For Buck, though, Harris isn’t just another fishery. He’s had a tough time fishing in Florida in the past, and he’s happy to have gotten that monkey off his back on Thursday.

“It’s about time in Florida,” he jokes. “This place had kicked my butt the other three time I’ve been here.”

Buck didn’t just luck into a few good bites, either. He caught “25 or 30” fish off his first spot, though most of them were small, and a timely 4-pounder kept him hanging around that spot late into the morning.

From there, Buck started expanding on his area and his pattern, working a large grass flat with a white and silver Z-Man ChatterBait Jack Hammer with a Z-Man Razor ShadZ trailer and also with a lipless crankbait.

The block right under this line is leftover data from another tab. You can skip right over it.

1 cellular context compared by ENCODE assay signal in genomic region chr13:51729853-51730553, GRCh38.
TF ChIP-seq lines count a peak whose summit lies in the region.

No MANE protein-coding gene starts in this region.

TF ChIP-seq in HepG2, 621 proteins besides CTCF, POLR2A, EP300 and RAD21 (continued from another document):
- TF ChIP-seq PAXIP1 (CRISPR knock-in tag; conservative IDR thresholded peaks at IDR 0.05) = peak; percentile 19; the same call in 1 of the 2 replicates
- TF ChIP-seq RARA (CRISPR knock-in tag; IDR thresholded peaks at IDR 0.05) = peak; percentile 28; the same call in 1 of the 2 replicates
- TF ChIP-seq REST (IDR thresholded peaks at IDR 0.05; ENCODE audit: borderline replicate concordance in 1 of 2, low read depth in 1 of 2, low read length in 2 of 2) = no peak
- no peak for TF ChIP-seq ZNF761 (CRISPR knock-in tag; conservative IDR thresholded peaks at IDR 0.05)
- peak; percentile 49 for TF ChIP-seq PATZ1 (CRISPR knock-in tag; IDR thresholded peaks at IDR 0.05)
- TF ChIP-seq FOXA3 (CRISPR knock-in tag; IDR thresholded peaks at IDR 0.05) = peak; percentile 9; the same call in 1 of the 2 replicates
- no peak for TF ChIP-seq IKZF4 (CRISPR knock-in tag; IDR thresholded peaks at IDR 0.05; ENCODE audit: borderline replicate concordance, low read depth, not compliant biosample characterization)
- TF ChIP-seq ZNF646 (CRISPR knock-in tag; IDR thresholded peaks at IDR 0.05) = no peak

Buck plans to replicate that pattern tomorrow in the same area he eventually moved to and fished for about two hours on Thursday. Because there’s not much pressure in that area and because the forecasted wind (potentially up to 25 mph on Friday) shouldn’t do much to affect the positioning of those fish, he’s fairly confident he can weigh in another good bag on day two.


Robert Nakatomi

5. Robert Nakatomi – Sacramento, Calif. – 21-5 (5)

Sometimes persistence pays off. At least that was the case for Pro Circuit rookie Robert Nakatomi on Thursday.

Despite telling himself he wasn’t going to chase around bed fish to start his tournament, Nakatomi stumbled upon what he thought was a quality fish while beating the bank. After making a couple passes in that area, he spotted a different fish on a bed – a 7-pounder – and went to work.

Nakatomi leaned on a Texas rig and a drop-shot to coerce the fish into finally biting after about two hours of working on it.